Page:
Check out her observations, adventures and photographs about nature and our place in it at Just Another Nature Enthusiast.

Learn more:
  • OSU’s Oregon Master Naturalist program, a collaborative training program presented by OSU Extension with funding from Oregon Sea Grant Extension, Forestry & Natural Resources Extension and Agricultural Sciences & Natural Resources Extension, and by participants’ enrollment fees.
Categories: OSU Extension Blogs

Blueberry Field Day

Small Farms Events - Wed, 07/16/2014 - 4:43pm
Wednesday, July 16, 2014 1:00 PM - 5:30 PM

Blueberry Field Day: July 16th, 1-5:30pm. Topics will include:

  • Organic blueberry production systems--from establishment through maturity
  • Rootstock evaluation and field performance of "blueberry trees"
  • Meet WSU's new berry crop scientist
  • Nitrogen fertigation management
  • Pesticide registation update
  • Mummy berry--ideas for control
  • Re-defined IPM programs after SWD
  • Challenges with new blueberry cultivar adaptability in BC
  • What blueberry cultivars/selections look good?

Events will be held at the NWREC and will focus on the breeding program and conventional and organic research projects for commercial growers.

Agenda and more info here: http://oregonstate.edu/dept/NWREC/sites/default/files/pg_programs/berry/documents/blueberry_field_day_2014_2.pdf 

Categories: OSU Extension Blogs

Taking a stand

Evaluation is an Everyday Activity - Wed, 07/16/2014 - 12:02pm

Recently I came across some old note of mine, from some meeting several years ago. I though it would be useful in my writing so I saved it; actually there were two notes that were similar in content. They both relate to blogging, although at the time I didn’t know I would be blogging.

I lump them all under the title of taking a stand, although stance would probably be more descriptive.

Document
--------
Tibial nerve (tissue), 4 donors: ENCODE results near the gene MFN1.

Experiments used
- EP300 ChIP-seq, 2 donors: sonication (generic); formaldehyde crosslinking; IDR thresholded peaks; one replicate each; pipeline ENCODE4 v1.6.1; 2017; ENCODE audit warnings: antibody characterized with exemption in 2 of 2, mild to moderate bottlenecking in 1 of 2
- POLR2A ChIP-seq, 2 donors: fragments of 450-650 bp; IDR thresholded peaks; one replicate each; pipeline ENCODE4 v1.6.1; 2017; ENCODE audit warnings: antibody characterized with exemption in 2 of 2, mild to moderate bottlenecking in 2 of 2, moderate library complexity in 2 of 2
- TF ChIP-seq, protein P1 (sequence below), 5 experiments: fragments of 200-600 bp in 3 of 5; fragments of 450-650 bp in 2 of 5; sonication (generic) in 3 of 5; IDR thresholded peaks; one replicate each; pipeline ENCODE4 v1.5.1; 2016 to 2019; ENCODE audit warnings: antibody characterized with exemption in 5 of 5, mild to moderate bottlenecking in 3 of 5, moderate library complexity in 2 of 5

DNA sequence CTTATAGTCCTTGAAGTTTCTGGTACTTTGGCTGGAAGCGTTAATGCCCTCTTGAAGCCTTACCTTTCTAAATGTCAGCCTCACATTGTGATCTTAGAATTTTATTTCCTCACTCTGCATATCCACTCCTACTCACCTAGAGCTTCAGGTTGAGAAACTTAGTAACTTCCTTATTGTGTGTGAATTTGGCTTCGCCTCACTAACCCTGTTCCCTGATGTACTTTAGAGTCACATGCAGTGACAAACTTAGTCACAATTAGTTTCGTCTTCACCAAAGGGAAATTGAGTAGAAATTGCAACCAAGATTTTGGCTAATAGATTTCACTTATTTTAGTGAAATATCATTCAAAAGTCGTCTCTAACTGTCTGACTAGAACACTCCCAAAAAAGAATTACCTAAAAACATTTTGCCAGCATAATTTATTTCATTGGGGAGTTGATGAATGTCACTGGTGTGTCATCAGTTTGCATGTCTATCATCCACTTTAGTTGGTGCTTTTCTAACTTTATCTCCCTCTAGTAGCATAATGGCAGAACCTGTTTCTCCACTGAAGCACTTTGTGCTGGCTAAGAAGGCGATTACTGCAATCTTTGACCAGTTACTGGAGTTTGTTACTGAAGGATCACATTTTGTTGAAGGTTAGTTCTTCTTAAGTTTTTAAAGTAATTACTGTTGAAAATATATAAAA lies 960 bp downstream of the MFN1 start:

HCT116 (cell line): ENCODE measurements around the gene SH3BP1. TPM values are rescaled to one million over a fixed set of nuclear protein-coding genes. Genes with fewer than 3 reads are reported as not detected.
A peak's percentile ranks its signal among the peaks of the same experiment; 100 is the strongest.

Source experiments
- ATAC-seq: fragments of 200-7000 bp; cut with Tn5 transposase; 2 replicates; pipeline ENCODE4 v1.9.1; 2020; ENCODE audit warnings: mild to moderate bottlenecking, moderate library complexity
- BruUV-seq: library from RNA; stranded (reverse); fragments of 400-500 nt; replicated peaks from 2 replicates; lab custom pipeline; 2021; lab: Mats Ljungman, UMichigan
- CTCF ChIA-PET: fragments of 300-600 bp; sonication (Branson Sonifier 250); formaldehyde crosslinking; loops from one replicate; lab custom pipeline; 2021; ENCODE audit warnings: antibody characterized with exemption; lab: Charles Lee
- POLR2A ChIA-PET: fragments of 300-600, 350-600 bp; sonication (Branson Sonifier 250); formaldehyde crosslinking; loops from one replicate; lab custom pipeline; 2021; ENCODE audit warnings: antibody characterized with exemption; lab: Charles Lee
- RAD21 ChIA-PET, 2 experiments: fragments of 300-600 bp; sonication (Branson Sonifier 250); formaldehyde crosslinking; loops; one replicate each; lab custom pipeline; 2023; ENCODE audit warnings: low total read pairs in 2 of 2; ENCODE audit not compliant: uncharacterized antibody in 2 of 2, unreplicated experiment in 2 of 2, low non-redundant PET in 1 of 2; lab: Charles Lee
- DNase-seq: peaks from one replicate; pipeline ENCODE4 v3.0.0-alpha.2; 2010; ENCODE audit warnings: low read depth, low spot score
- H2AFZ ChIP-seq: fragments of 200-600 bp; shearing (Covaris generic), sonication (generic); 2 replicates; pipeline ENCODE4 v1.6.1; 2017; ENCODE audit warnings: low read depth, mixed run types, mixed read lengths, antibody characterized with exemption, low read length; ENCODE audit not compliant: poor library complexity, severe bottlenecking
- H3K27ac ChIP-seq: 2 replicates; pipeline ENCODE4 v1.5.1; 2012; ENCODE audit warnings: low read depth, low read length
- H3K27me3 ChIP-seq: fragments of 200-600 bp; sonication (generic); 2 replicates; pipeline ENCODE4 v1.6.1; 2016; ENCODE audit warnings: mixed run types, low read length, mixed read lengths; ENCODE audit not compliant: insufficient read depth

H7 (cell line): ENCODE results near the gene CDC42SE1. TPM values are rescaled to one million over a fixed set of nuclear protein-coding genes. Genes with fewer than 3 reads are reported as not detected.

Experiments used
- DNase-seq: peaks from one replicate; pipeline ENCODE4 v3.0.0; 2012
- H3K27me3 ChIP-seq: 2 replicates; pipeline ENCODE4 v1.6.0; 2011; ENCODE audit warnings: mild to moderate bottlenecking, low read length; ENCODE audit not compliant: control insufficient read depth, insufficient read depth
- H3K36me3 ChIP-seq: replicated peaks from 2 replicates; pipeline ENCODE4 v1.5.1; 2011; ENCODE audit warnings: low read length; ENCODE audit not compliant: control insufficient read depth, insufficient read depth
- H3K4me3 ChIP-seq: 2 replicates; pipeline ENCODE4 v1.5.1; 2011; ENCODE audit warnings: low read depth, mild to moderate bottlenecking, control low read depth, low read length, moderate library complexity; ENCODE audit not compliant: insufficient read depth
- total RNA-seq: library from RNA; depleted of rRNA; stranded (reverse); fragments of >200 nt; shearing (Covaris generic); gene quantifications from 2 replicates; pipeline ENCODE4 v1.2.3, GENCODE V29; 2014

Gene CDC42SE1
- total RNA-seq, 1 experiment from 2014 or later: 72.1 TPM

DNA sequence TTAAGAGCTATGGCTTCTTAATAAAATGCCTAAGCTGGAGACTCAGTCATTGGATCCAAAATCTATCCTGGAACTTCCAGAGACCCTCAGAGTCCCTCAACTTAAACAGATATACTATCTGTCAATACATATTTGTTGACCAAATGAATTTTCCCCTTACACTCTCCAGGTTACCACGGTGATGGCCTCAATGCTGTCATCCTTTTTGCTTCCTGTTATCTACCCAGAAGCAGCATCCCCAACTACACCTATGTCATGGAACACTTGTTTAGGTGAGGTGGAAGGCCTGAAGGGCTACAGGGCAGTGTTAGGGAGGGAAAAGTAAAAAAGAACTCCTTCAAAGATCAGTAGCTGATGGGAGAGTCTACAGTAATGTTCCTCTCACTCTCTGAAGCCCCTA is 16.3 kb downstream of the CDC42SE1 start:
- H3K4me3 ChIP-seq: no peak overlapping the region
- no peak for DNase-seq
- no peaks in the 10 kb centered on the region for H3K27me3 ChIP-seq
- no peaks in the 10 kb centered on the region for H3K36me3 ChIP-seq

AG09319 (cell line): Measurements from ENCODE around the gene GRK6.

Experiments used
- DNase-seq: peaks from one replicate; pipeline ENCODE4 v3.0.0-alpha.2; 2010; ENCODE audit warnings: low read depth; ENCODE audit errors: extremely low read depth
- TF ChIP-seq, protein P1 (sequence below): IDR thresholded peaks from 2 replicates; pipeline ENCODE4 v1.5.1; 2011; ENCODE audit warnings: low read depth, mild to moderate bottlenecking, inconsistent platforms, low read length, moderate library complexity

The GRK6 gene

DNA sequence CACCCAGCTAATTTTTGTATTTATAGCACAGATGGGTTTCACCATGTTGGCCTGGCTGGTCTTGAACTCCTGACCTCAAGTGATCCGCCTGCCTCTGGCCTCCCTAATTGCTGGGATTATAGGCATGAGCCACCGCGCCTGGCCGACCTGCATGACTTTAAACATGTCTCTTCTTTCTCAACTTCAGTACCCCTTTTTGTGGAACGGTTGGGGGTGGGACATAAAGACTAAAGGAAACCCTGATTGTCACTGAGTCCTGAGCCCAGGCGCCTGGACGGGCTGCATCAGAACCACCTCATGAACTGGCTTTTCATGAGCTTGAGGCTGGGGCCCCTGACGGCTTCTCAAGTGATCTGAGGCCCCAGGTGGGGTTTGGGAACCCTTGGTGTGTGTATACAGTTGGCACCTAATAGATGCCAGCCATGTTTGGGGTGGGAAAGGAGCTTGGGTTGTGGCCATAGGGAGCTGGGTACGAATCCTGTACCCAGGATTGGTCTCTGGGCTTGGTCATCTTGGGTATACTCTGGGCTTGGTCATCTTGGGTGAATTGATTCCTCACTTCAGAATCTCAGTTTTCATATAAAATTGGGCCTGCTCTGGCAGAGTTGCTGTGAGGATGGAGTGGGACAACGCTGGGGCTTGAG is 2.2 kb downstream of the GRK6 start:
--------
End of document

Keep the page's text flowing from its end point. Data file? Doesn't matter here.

The notes are these:

  • Know your audience.
  • Be proactive to anticipate needs.
  • Be reactive to meet needs.
  • Be authentic.
  • Be direct.
  • Be unapologetic.

What you do with them affects you in your dealings, even your evaluation dealings.

If you do not know your audience , you cannot write to them; plan an evaluation with them; conduct an evaluation for them; teach them how to do the evaluation later. (That last sounds like you want to work yourself out of a job??? Maybe?) I have identified my audience as people who work for the Extension Service and need/want to know about evaluation (and sometimes other things… ) and other people who have an interest in evaluation in general–there are a lot of evaluators out there…

I listen to what folks are talking about and try to anticipate needs. Sometimes I’m not very good at anticipating needs; sometimes I am. I know that Fair Season is upon us and folks are probably not thinking EVALUATION right now. I think it is important to have evidence regardless of the season. Evaluation is one way to get evidence to support your contention.

When folks ask a question, I try to answer them (I see a question as a need–most of the time–and my knee jerk reaction is to find a solution). It may not be immediately. I look for answers and remember where those answers were. I send the answers (or at least where to find an answer) to whomever asked. No simple task. Fortunately, I’ve a bunch of good resources.

A long time ago, when I was first starting out in this business, I decided that being authentic (read: real) was the way to go. To me, that is the flip side of being direct. If you have to pussy foot around, you are not being real; you are not being direct. That doesn’t mean you have to be rude or insensitive. It does mean that you call a shovel a shovel, not that digging implement (unless you don’t know the name for something…).

At a certain point (probably after two, maybe after 18); there is no need to apologize for standing up for what you believe. You can only be a door mat if you lie down. So when it comes to taking a stand, no need to apologize. (I still find myself apologizing for things over which I have no control…I don’t need to do that). I do offer a caveat, however, letting the listener know this is my take on the issue.

I’m sure you can figure out how this is all evaluative.

My .

molly.

Categories: OSU Extension Blogs

Tractor Safety and Operation for Adults

Small Farms Events - Mon, 07/14/2014 - 4:35pm
Monday, July 14, 2014 (all day event)

Join us for a full day covering the basic functions and operations of a tractor.  Saftey, parts, basic maintenance, hooking up implements and driving will be covered during this event.

Click here to register

 

Categories: OSU Extension Blogs

Watching out for the Emerald Ash Borer & other Invasives

Amy Grotta's Tree Topics - Mon, 07/14/2014 - 9:19am
Large purple plastic triangular boxes illustrate monitoring activity

by Brad Withrow-Robinson, OSU Forestry & Natural Resources Extension, Benton, Linn and Polk Counties and Wyatt Williams, ODF Invasive Species Specialist

A large purple box hanging in the trees along Airlie Road last year caught my attention at 55 mph. Pulling over I recognized it as a monitoring trap for one of the current invasive species threatening Oregon’s woodlands. Luckily ODF and others are watching out.